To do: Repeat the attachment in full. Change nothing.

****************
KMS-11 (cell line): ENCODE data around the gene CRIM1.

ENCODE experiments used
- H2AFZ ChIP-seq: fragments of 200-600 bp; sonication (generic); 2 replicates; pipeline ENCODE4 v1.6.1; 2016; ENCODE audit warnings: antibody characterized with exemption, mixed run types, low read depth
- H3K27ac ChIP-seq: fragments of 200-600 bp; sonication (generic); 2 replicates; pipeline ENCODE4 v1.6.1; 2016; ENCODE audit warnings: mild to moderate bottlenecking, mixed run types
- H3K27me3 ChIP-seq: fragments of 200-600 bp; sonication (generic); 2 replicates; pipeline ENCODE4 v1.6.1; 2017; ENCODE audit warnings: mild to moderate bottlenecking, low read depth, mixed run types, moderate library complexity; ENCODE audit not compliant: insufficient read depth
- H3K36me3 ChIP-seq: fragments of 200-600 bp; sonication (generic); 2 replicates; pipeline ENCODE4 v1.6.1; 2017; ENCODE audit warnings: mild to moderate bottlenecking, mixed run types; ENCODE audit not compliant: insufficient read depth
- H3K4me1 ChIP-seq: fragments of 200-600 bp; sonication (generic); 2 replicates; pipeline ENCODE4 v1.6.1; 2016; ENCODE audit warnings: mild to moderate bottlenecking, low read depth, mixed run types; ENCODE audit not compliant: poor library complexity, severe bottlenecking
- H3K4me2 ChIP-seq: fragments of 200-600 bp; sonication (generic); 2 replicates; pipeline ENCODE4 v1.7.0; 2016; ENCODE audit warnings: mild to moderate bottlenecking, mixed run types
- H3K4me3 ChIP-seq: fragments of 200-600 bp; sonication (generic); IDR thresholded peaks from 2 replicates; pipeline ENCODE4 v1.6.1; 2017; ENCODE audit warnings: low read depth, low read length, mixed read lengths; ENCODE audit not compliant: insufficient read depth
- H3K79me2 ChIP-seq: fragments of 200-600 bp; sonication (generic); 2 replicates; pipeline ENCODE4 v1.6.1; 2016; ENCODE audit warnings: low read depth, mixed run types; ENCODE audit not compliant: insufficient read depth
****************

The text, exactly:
KMS-11 (cell line): ENCODE data around the gene CRIM1.

ENCODE experiments used
- H2AFZ ChIP-seq: fragments of 200-600 bp; sonication (generic); 2 replicates; pipeline ENCODE4 v1.6.1; 2016; ENCODE audit warnings: antibody characterized with exemption, mixed run types, low read depth
- H3K27ac ChIP-seq: fragments of 200-600 bp; sonication (generic); 2 replicates; pipeline ENCODE4 v1.6.1; 2016; ENCODE audit warnings: mild to moderate bottlenecking, mixed run types
- H3K27me3 ChIP-seq: fragments of 200-600 bp; sonication (generic); 2 replicates; pipeline ENCODE4 v1.6.1; 2017; ENCODE audit warnings: mild to moderate bottlenecking, low read depth, mixed run types, moderate library complexity; ENCODE audit not compliant: insufficient read depth
- H3K36me3 ChIP-seq: fragments of 200-600 bp; sonication (generic); 2 replicates; pipeline ENCODE4 v1.6.1; 2017; ENCODE audit warnings: mild to moderate bottlenecking, mixed run types; ENCODE audit not compliant: insufficient read depth
- H3K4me1 ChIP-seq: fragments of 200-600 bp; sonication (generic); 2 replicates; pipeline ENCODE4 v1.6.1; 2016; ENCODE audit warnings: mild to moderate bottlenecking, low read depth, mixed run types; ENCODE audit not compliant: poor library complexity, severe bottlenecking
- H3K4me2 ChIP-seq: fragments of 200-600 bp; sonication (generic); 2 replicates; pipeline ENCODE4 v1.7.0; 2016; ENCODE audit warnings: mild to moderate bottlenecking, mixed run types
- H3K4me3 ChIP-seq: fragments of 200-600 bp; sonication (generic); IDR thresholded peaks from 2 replicates; pipeline ENCODE4 v1.6.1; 2017; ENCODE audit warnings: low read depth, low read length, mixed read lengths; ENCODE audit not compliant: insufficient read depth
- H3K79me2 ChIP-seq: fragments of 200-600 bp; sonication (generic); 2 replicates; pipeline ENCODE4 v1.6.1; 2016; ENCODE audit warnings: low read depth, mixed run types; ENCODE audit not compliant: insufficient read depth